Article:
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See the fact file below for more information on English Civil War or alternatively, you can download our comprehensive worksheet pack to utilise within the classroom or home environment.
- Charles I became king of Great Britain and Ireland on March 27, 1625.
- The king and Parliament had a lot of problems before conflict broke out. Charles I dissolved Parliament for over a decade because he believed in the divine right of kings (a representative of God), so decided to rule without a Parliament.
- Charles I also tried to have some members of Parliament arrested for not following his orders, using soldiers to take them away.
- He taxed his people heavily and introduced unpleasant taxes like ‘ship money’ to pay for the building of new ships for the navy.
- During 1640 and 1641, Charles I also had many arguments with Parliament, who tried to pass new laws to give greater control of government to them and reduce his powers.
- On 4 January, 1642, Charles I then burst into the House of Commons with 400 soldiers to arrest five Members of Parliament he accused of treason. They all escaped but Charles I was now so unpopular that there were riots in London.
The Civil War:
- A few months later, a civil war broke out between the Roundheads (supporters of Parliament and led by Oliver Cromwell) and the Cavaliers (supporters of the king).
- Most of the big cities, including London and the south-east, supported Parliament. Wales, and the north and west of the country were in favour of the king.
- The first major battle took place on 23 October, 1642, at Edgehill, near Birmingham.
- For the next few years, Charles and his ‘Royalists’ won most of their battles.
- They even trapped many ‘Parliamentarians’ inside their own homes until they surrendered, otherwise known as sieges.
- The Roundheads responded by creating a New Model Army of soldiers in 1645. They were well-equipped and wore new red coats, making them the first ever army to wear a standard uniform.
- Their men also often wore lobster pot helmets to help protect their head, neck and face.
- Armies in the civil war had four kinds of soldiers in them:
- The pikemen carried long wooden spears called pikes.
- The musketeers would fire heavy guns called muskets, which were powered by gunpowder.
- The cavalry were mounted on horses and carried swords and two pistols, which could fire one shot each.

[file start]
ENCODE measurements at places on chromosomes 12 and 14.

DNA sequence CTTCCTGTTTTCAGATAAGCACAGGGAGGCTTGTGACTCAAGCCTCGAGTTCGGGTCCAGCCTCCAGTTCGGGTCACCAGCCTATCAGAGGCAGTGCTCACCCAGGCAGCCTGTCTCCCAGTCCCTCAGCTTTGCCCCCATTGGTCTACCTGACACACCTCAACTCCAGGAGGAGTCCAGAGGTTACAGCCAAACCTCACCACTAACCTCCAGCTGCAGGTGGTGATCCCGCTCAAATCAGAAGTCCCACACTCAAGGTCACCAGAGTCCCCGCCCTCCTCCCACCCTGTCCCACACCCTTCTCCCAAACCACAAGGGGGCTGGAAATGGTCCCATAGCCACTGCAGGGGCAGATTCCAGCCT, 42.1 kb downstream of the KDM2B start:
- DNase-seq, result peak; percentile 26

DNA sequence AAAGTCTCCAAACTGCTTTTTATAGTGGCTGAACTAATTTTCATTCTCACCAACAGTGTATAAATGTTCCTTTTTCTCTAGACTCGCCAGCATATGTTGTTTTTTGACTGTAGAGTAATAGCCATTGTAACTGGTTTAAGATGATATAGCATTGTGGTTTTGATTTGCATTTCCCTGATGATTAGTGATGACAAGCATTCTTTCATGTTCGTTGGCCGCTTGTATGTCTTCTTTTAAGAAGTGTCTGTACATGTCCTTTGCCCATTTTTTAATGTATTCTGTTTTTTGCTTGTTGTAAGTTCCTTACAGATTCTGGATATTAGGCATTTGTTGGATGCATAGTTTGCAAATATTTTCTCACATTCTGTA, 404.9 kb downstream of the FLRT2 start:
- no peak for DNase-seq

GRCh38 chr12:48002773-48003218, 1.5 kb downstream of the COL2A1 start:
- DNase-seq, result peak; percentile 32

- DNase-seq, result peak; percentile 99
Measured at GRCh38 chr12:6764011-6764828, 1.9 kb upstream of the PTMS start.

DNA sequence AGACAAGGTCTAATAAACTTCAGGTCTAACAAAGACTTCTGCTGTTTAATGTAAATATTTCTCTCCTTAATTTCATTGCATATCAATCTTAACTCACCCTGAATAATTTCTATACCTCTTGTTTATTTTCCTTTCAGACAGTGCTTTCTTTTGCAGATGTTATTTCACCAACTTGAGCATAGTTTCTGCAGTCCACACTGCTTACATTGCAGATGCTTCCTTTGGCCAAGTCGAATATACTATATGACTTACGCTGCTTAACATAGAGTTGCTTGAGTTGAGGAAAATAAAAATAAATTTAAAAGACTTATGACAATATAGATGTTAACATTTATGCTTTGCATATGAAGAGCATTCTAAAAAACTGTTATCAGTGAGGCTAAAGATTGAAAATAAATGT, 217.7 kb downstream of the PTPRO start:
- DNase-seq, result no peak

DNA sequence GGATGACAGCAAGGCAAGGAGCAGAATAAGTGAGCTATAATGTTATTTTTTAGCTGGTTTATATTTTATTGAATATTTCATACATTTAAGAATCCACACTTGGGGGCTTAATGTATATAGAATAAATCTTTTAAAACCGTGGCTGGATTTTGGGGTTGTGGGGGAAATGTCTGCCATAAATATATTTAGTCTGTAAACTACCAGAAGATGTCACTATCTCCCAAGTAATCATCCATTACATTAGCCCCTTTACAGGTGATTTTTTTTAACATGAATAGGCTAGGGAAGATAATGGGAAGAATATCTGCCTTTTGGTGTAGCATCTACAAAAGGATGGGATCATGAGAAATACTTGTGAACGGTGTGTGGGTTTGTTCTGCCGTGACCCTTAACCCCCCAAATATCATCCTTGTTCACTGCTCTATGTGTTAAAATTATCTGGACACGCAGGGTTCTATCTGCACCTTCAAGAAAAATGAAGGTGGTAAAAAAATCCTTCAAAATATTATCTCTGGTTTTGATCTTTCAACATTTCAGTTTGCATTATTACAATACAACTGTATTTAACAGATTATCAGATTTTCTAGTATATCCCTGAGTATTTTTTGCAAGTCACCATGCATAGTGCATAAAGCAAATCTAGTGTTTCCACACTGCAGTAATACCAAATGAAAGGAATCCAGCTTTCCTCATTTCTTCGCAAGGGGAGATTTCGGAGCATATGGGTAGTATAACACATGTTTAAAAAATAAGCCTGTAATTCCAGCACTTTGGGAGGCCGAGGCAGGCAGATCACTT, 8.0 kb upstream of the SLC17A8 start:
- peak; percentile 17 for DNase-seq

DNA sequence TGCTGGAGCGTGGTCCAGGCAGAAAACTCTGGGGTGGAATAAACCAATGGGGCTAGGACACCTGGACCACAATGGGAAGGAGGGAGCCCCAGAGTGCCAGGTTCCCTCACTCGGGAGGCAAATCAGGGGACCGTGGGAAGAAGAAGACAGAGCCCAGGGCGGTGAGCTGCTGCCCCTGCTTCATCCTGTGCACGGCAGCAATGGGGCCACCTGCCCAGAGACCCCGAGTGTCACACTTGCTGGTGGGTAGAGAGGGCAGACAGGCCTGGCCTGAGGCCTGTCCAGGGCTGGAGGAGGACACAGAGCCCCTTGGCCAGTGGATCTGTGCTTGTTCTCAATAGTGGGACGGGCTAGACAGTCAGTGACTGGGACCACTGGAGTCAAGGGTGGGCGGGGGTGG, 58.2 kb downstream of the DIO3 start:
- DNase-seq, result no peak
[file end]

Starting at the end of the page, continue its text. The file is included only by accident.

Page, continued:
- The dragoons were also mounted on horseback and were armed with guns called carbines.
- The fighting continued until 1646 when the king gave himself up to the Scots.
- Fearing the conflict would continue though, Oliver Cromwell decided to put Charles I on trial for treason.
- He was eventually executed on 30 January, 1649, as a ‘Tyrant, traitor, murderer and a public enemy’.
- The war was very bloody, with an estimated 250,000 deaths.
- England was then ruled by Parliament until 1653 when Oliver Cromwell, commander of the Cavaliers, became the Lord Protector of England.
- He held this post until his death in 1658 and his son, Richard Cromwell, briefly took over.
- Shortly afterwards, in 1660 when Richard Cromwell abdicated, the son of King Charles I then became King Charles II.
- This return of a king to the throne was known as The Restoration.
- He worked in cooperation with a nominated Parliament to govern the land and so ruled a much happier, democratic society.
- He was even nicknamed ‘the Merry Monarch’ because he changed many of the laws Cromwell made, which gave people more freedom to enjoy themselves.
English Civil War Worksheets
This bundle includes 11 ready-to-use English Civil War worksheets that are perfect for students to learn about The English Civil War which pitted the armies of King Charles I against the armies of Parliament for control of England.
This download includes the following worksheets:
- English Civil War Facts
- King Charles I
- The War
- New Model Army
- Oliver Cromwell
- Effects of the War
- End of the War
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Link will appear as English Civil War Facts & Worksheets: https://kidskonnect.com - KidsKonnect, January 18, 2018
Use With Any Curriculum
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